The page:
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Tension Rises in States Over Who Decides When to Reopen Schools

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As schools make plans to address the coronavirus pandemic, administrators in some states are caught up in tensions about who gets the final say about when they can reopen their buildings to students, and what precautions they should take to protect their communities.

Among the questions that drive those tensions: Is reopening schools a question of education or public health? How much discretion should local districts have? 

Those questions played out very differently in Kansas and South Carolina this week, where governors made very different declarations about schools.

Those announcements come as President Donald Trump pushes states around the country to reopen their schools to full-time in-person learning. They also came as states across the South face dramatic surges in cases of the virus and related hospitalizations, driving concerns about reopening public spaces too quickly.

In Kansas, a Delayed School Start

Kansas Gov. Laura Kelly, a Democrat, announced Wednesday that she will order schools to remain closed until at least Sept. 8. Schools in the Sunflower State typically start in mid August.

Kelly's announcement came just hours after the state board of education adopted reopening guidelines, which left it to districts' discretion to adopt precautions like masks and social distancing.

Citing record high cases in the state, Kelly said her order, which she plans to issue Monday, will mandate some health precautions.

"I can't in good conscience open schools when cases in our state are at an all-time high and continuing to rapidly rise," Kelly said. "Every action I have taken throughout this pandemic has been done to keep Kansans healthy, keep our state open for business, and get our kids back in school."

A Democrat in a traditionally red state, Kelly has faced great pushback for her response to the pandemic from Republican lawmakers who say they favor greater local control. She previously faced a lawsuit when she ordered churches not to hold in-person services, part of an overall ban on large gatherings. And counties around the state voted to opt out of a mask mandate she issued this month.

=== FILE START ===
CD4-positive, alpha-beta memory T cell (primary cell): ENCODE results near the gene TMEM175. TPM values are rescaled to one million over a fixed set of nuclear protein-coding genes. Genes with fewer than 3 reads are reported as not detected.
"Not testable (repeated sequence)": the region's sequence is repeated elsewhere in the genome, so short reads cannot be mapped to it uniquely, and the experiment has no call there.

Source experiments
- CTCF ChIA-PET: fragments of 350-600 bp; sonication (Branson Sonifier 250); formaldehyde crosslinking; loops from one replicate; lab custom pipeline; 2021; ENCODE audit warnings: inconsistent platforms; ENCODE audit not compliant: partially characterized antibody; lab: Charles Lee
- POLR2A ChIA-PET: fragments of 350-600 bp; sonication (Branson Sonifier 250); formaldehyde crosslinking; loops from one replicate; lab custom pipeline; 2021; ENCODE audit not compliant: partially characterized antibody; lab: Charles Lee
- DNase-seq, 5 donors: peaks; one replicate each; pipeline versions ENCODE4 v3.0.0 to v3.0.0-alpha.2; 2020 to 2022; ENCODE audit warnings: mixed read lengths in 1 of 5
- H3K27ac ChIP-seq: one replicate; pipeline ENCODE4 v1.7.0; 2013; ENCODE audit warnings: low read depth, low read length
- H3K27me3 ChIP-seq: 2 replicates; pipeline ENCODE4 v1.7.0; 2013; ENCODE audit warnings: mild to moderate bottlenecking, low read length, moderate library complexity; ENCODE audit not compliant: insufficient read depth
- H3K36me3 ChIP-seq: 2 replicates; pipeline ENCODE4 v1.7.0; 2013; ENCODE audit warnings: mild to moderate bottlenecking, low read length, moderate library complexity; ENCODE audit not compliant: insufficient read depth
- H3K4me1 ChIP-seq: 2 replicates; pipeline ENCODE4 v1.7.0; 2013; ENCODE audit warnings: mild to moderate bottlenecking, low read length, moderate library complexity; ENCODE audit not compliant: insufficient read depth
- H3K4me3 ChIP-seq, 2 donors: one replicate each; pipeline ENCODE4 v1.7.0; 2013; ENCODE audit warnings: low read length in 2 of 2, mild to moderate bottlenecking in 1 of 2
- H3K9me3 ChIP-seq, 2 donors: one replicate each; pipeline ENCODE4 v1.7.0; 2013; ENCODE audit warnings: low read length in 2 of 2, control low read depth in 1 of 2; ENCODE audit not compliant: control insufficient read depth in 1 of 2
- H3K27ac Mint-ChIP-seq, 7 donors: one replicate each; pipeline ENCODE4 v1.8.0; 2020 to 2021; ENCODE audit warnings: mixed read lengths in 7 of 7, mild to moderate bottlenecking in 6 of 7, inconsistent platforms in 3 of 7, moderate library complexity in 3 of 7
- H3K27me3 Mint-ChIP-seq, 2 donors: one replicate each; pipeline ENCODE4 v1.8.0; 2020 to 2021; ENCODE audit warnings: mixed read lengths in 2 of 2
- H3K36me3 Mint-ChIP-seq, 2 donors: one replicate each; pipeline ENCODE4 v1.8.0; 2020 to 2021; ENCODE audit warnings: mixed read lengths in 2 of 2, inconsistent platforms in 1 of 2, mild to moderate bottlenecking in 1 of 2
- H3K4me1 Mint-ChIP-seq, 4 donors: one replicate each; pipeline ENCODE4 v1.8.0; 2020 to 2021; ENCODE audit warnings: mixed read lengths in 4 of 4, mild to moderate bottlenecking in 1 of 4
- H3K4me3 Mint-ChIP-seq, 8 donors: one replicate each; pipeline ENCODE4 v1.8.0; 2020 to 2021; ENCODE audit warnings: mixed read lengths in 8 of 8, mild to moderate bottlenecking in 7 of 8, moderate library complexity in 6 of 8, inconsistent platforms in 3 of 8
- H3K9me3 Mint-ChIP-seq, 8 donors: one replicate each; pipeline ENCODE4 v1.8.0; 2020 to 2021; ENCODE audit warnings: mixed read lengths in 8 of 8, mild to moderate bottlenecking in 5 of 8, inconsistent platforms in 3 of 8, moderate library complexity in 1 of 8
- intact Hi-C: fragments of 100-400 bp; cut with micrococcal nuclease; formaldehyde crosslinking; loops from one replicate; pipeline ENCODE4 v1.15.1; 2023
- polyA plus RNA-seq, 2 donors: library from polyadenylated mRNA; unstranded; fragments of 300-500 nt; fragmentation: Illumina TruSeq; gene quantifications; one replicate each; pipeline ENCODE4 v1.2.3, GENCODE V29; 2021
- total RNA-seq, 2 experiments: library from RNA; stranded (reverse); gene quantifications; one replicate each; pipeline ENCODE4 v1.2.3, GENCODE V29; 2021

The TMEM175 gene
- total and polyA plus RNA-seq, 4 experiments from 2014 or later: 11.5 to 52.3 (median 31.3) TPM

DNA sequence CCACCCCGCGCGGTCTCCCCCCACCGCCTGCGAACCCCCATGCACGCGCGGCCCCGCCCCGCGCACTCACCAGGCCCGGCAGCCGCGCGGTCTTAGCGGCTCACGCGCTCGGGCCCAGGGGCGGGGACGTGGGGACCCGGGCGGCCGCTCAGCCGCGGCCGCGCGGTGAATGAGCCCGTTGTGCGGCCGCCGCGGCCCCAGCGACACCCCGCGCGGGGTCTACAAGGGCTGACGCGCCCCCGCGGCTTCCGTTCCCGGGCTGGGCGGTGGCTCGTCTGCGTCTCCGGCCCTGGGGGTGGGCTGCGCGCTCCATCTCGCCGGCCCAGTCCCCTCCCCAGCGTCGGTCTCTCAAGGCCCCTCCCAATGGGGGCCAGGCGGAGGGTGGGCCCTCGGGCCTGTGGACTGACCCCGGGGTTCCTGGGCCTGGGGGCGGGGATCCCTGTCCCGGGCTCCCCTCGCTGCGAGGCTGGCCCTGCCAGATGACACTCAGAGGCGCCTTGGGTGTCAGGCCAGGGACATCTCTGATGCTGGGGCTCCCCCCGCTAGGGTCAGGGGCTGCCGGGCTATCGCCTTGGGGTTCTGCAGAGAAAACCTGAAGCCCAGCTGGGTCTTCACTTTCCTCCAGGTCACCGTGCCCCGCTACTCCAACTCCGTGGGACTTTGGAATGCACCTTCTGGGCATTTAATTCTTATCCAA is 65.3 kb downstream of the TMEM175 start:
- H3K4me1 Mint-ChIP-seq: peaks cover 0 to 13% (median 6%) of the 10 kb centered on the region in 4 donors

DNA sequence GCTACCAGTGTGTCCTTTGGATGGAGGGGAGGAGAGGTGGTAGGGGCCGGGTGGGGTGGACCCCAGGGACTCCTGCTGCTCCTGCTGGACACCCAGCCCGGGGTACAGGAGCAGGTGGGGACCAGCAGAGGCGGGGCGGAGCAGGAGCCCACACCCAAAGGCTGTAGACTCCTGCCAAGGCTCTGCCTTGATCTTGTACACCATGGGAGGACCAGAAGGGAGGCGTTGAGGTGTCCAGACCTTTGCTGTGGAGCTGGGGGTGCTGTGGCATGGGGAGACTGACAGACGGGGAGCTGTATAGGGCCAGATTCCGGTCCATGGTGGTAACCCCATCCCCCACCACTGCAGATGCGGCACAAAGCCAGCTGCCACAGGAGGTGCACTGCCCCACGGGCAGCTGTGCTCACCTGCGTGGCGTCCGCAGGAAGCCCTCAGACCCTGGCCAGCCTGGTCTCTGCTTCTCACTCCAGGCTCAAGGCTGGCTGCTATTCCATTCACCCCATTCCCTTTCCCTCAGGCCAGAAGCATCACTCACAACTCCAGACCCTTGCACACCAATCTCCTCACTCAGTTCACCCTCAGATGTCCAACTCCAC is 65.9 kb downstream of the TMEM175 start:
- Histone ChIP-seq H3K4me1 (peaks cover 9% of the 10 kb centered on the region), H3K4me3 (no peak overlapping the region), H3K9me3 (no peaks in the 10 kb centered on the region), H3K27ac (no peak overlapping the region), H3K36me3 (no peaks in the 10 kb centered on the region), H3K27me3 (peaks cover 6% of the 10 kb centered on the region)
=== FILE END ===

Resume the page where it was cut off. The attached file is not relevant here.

State legislators have sought to rein in Kelly's authority to make broad public health orders. Under a compromise bill that took effect last month, the state's Republican-controlled board of education will have to approve Kelly's order, the Associated Press reports.

"It is my hope when the board contemplates this decision, they take into consideration that one size doesn't fit all," Republican Senate president Susan Wagle said in a statement to KCTV News. "The legislature intended to pass these decisions on to local governing authorities, where teachers, parents, and health care professionals all have a voice and can, in a collaborative manner, do what is best for their children and their community."

In South Carolina, a Push to Open Buildings

South Carolina Gov. Henry McMaster recommended last week that schools remain closed until after Labor Day, but he also directed Superintendent Molly Spearman not to approve any district plan that doesn't include an option of five days a week of in-person instruction. Districts were well into their planning process; the announcement came just two days before their plans were due, The State newspaper reported.

"There's nothing more essential, nothing more important we can do than educate the children of South Carolina," said McMaster, a Republican. He said remote learning was no substitute for in-person instruction from the state's educators.

Spearman, who was notably absent when McMaster made the announcement, later voiced her disapproval.

"Our goal must be a return to five-day-a-week, in-person instruction as safely and as soon as possible," she said. "We cannot, however, turn a blind eye to the health and safety of our students and staff when the spread of the virus in some of our communities is among the highest in the world."

For Schools, Frustrations With Leadership

Similar tensions are playing out in other states, too.

As Education Week's Andrew Ujifusa wrote Thursday, school leaders around the country have struggled to keep up with shifts in guidance and directives from state and federal leaders. Some feel they've been left with very little support to navigate the overlapping challenges of a pandemic and a struggling economy that threatens their funding and operations.

And state leaders face the twin pressures of calls to get families and businesses back into normal routines and public health data that change every day, making that very difficult.

Read more here.

Photo: Kansas Gov. Laura Kelly speaks during a news conference Wednesday about delaying the first day of school. (Evert Nelson/The Topeka Capital-Journal via AP)


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